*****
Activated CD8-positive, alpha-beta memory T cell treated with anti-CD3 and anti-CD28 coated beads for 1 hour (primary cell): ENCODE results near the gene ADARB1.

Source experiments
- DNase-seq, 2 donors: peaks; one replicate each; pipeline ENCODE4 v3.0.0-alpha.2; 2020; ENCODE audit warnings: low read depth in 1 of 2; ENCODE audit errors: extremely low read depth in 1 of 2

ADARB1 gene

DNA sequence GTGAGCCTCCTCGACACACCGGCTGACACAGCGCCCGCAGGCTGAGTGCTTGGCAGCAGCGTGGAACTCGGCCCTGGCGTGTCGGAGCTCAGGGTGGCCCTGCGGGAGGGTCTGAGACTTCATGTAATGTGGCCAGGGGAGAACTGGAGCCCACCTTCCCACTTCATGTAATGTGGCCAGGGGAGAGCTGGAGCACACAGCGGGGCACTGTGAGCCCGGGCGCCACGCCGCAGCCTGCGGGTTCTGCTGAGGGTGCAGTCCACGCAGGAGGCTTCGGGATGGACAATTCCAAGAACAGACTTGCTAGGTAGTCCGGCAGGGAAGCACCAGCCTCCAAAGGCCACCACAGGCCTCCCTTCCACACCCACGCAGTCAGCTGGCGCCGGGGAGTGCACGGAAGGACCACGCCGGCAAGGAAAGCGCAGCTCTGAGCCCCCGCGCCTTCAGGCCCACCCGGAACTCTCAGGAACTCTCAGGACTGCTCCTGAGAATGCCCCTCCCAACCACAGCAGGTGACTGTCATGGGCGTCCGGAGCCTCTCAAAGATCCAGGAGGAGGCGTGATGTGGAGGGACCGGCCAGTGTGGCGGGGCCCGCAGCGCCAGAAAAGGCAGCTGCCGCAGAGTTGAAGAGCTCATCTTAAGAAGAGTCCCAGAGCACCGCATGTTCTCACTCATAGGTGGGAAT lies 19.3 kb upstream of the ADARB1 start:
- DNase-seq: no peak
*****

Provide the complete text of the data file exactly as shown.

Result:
Activated CD8-positive, alpha-beta memory T cell treated with anti-CD3 and anti-CD28 coated beads for 1 hour (primary cell): ENCODE results near the gene ADARB1.

Source experiments
- DNase-seq, 2 donors: peaks; one replicate each; pipeline ENCODE4 v3.0.0-alpha.2; 2020; ENCODE audit warnings: low read depth in 1 of 2; ENCODE audit errors: extremely low read depth in 1 of 2

ADARB1 gene

DNA sequence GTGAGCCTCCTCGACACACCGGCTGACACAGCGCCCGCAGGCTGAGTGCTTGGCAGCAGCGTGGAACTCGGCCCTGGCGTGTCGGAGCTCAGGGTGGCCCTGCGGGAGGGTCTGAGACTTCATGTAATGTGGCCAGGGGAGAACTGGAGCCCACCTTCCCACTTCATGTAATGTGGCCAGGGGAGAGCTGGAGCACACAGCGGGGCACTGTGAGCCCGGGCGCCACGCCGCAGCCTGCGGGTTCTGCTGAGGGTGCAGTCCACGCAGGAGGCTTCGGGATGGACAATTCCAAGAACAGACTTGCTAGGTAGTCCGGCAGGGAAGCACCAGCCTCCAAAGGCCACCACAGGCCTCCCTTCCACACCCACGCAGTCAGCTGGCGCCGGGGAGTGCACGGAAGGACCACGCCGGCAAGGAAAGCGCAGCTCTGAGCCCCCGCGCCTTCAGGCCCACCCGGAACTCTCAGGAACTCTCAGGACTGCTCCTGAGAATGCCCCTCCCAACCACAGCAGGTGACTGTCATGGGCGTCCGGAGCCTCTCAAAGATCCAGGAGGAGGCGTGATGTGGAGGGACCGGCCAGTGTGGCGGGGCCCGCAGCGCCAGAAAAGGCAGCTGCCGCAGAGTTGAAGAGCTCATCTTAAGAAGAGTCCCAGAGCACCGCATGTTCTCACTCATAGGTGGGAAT lies 19.3 kb upstream of the ADARB1 start:
- DNase-seq: no peak